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Role of nontypeable Haemophilus influenzae in exacerbations and progression of chronic obstructive pulmonary disease.
Curr Opin Pulm Med. 2006 Mar; 12(2):118-24.CO

Abstract

PURPOSE OF REVIEW

Nontypeable Haemophilus influenzae is the most common bacterial pathogen associated with airway infection in chronic obstructive pulmonary disease, both in stable disease and during exacerbations. Past attempts to elucidate its role as a pathogen in this disease yielded confusing and contradictory results, leading to its designation as an 'innocent bystander' with little if any pathogenic role in exacerbations and stable disease. Application of modern understanding of bacterial pathogenesis and of innovative research methodologies, however, has considerably clarified its role.

RECENT FINDINGS

Acquisition of antigenically diverse strains of nontypeable H. influenzae which engender a neutrophilic inflammatory response and strain-specific immunity appears to be the mechanism underlying recurrent exacerbations of chronic obstructive pulmonary disease. In the stable phase of the disease, this pathogen appears to be an inflammatory stimulus in the lower airways with the potential to contribute to progressive airway obstruction that is characteristic of the condition. Several mechanisms may allow the infection to persist in the lower airways of patients with chronic obstructive pulmonary disease, including tissue invasion, antigenic alteration and biofilm formation.

SUMMARY

Though much has been learnt about nontypeable H. influenzae in chronic obstructive pulmonary disease, new therapeutic and preventive approaches require an even greater understanding of this host-pathogen interaction.

Authors+Show Affiliations

Department of Medicine, Division of Pulmonary Critical Care and Sleep Medicine, University at Buffalo SUNY, New York, USA.No affiliation info available

Pub Type(s)

Journal Article
Review

Language

eng

PubMed ID

16456381

Citation

Eldika, Nader, and Sanjay Sethi. "Role of Nontypeable Haemophilus Influenzae in Exacerbations and Progression of Chronic Obstructive Pulmonary Disease." Current Opinion in Pulmonary Medicine, vol. 12, no. 2, 2006, pp. 118-24.
Eldika N, Sethi S. Role of nontypeable Haemophilus influenzae in exacerbations and progression of chronic obstructive pulmonary disease. Curr Opin Pulm Med. 2006;12(2):118-24.
Eldika, N., & Sethi, S. (2006). Role of nontypeable Haemophilus influenzae in exacerbations and progression of chronic obstructive pulmonary disease. Current Opinion in Pulmonary Medicine, 12(2), 118-24.
Eldika N, Sethi S. Role of Nontypeable Haemophilus Influenzae in Exacerbations and Progression of Chronic Obstructive Pulmonary Disease. Curr Opin Pulm Med. 2006;12(2):118-24. PubMed PMID: 16456381.
* Article titles in AMA citation format should be in sentence-case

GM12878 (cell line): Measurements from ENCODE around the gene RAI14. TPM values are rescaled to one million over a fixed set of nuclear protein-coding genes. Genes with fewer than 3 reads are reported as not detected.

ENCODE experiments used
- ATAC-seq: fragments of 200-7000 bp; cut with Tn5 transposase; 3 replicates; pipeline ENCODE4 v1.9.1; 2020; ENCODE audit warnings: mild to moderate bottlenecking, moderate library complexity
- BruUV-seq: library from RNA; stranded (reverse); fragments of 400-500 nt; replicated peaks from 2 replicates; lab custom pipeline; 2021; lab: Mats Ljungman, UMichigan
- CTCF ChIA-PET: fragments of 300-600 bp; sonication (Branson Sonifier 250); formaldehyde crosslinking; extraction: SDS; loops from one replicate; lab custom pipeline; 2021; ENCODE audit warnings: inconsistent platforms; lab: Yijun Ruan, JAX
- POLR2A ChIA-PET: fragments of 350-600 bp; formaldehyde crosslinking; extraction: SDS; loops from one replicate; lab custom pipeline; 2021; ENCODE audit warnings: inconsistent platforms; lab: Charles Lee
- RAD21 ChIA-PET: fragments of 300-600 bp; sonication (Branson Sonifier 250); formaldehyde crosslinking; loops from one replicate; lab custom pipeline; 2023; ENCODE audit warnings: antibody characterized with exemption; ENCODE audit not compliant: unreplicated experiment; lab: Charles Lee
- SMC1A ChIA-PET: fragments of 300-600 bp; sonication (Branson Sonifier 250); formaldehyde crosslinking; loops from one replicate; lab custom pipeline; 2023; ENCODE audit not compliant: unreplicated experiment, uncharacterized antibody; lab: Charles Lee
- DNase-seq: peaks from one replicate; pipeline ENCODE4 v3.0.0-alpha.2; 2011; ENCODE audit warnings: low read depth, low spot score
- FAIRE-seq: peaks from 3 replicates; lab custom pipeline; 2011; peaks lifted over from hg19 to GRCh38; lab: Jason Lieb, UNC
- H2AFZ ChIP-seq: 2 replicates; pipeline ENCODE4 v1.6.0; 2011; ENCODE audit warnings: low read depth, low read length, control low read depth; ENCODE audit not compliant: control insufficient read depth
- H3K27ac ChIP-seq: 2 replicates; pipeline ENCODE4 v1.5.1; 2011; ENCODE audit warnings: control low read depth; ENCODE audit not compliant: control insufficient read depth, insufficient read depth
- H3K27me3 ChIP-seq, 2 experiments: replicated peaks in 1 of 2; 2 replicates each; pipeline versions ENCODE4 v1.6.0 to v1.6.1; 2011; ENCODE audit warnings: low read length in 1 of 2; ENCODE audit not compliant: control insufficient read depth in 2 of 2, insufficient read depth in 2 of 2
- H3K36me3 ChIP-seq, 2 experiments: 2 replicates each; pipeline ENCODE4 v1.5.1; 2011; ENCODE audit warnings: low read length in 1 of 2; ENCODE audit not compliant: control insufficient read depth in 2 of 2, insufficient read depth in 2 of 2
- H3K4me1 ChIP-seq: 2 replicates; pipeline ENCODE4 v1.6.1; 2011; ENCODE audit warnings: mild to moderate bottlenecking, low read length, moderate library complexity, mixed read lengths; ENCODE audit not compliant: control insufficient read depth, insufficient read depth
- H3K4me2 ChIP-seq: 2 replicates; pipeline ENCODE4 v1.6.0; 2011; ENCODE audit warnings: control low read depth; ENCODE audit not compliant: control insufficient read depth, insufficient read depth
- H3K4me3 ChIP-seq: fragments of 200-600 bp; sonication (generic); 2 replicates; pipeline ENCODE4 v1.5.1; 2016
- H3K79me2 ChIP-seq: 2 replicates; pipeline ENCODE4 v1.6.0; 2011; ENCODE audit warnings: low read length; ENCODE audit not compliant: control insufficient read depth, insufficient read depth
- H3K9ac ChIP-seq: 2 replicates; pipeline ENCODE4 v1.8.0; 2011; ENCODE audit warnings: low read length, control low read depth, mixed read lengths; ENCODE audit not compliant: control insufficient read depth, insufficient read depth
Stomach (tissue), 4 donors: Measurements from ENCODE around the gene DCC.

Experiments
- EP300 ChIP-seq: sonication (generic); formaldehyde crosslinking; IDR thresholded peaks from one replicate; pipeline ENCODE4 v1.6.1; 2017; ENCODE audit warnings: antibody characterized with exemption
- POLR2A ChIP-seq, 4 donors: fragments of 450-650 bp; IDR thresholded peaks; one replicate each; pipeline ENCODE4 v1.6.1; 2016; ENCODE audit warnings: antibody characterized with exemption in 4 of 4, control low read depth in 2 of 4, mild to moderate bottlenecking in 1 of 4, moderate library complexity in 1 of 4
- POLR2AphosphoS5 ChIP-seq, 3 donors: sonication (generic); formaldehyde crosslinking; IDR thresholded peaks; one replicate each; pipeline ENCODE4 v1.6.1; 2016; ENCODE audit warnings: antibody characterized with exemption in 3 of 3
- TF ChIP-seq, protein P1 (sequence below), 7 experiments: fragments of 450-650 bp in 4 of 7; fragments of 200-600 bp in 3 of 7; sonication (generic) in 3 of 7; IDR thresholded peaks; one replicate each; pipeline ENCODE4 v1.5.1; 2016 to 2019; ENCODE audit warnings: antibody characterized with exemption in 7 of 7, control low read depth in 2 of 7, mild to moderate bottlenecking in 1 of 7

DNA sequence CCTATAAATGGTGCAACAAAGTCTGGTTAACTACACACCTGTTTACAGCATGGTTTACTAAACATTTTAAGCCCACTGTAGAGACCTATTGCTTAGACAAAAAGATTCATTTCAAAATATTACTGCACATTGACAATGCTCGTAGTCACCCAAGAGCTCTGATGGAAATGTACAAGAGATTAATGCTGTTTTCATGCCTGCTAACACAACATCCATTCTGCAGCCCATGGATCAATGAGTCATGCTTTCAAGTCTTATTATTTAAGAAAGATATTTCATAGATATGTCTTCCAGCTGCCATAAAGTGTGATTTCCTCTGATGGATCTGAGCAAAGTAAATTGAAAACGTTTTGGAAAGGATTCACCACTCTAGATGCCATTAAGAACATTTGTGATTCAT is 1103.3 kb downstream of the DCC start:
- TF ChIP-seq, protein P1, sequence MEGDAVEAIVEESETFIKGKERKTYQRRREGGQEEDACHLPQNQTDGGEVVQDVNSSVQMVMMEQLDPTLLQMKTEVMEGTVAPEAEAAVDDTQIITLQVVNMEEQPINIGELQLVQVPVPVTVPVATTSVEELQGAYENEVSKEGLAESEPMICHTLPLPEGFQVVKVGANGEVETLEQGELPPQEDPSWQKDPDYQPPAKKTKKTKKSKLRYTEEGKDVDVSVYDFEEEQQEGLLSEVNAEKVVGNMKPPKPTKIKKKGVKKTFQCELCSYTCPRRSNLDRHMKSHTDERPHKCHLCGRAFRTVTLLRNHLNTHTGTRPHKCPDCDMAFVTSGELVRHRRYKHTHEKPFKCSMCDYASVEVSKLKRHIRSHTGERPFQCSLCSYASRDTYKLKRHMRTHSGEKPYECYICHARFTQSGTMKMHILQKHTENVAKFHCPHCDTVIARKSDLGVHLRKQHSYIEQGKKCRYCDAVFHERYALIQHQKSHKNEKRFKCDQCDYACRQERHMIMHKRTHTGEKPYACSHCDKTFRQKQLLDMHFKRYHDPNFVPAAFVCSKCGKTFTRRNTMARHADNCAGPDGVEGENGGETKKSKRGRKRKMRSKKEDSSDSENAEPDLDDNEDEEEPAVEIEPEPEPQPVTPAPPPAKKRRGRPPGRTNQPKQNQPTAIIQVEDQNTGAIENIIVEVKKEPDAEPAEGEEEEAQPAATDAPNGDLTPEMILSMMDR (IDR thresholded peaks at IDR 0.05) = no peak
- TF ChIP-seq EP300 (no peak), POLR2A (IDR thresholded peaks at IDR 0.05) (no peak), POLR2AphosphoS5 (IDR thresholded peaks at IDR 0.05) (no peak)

TY - JOUR T1 - Role of nontypeable Haemophilus influenzae in exacerbations and progression of chronic obstructive pulmonary disease. AU - Eldika,Nader, AU - Sethi,Sanjay, PY - 2006/2/4/pubmed PY - 2006/9/29/medline PY - 2006/2/4/entrez SP - 118 EP - 24 JF - Current opinion in pulmonary medicine JO - Curr Opin Pulm Med VL - 12 IS - 2 N2 - PURPOSE OF REVIEW: Nontypeable Haemophilus influenzae is the most common bacterial pathogen associated with airway infection in chronic obstructive pulmonary disease, both in stable disease and during exacerbations. Past attempts to elucidate its role as a pathogen in this disease yielded confusing and contradictory results, leading to its designation as an 'innocent bystander' with little if any pathogenic role in exacerbations and stable disease. Application of modern understanding of bacterial pathogenesis and of innovative research methodologies, however, has considerably clarified its role. RECENT FINDINGS: Acquisition of antigenically diverse strains of nontypeable H. influenzae which engender a neutrophilic inflammatory response and strain-specific immunity appears to be the mechanism underlying recurrent exacerbations of chronic obstructive pulmonary disease. In the stable phase of the disease, this pathogen appears to be an inflammatory stimulus in the lower airways with the potential to contribute to progressive airway obstruction that is characteristic of the condition. Several mechanisms may allow the infection to persist in the lower airways of patients with chronic obstructive pulmonary disease, including tissue invasion, antigenic alteration and biofilm formation. SUMMARY: Though much has been learnt about nontypeable H. influenzae in chronic obstructive pulmonary disease, new therapeutic and preventive approaches require an even greater understanding of this host-pathogen interaction. SN - 1070-5287 UR - https://www.unboundmedicine.com/medline/citation/16456381/Role_of_nontypeable_Haemophilus_influenzae_in_exacerbations_and_progression_of_chronic_obstructive_pulmonary_disease_ L2 - http://dx.doi.org/10.1097/01.mcp.0000208451.50231.8f DB - PRIME DP - Unbound Medicine ER -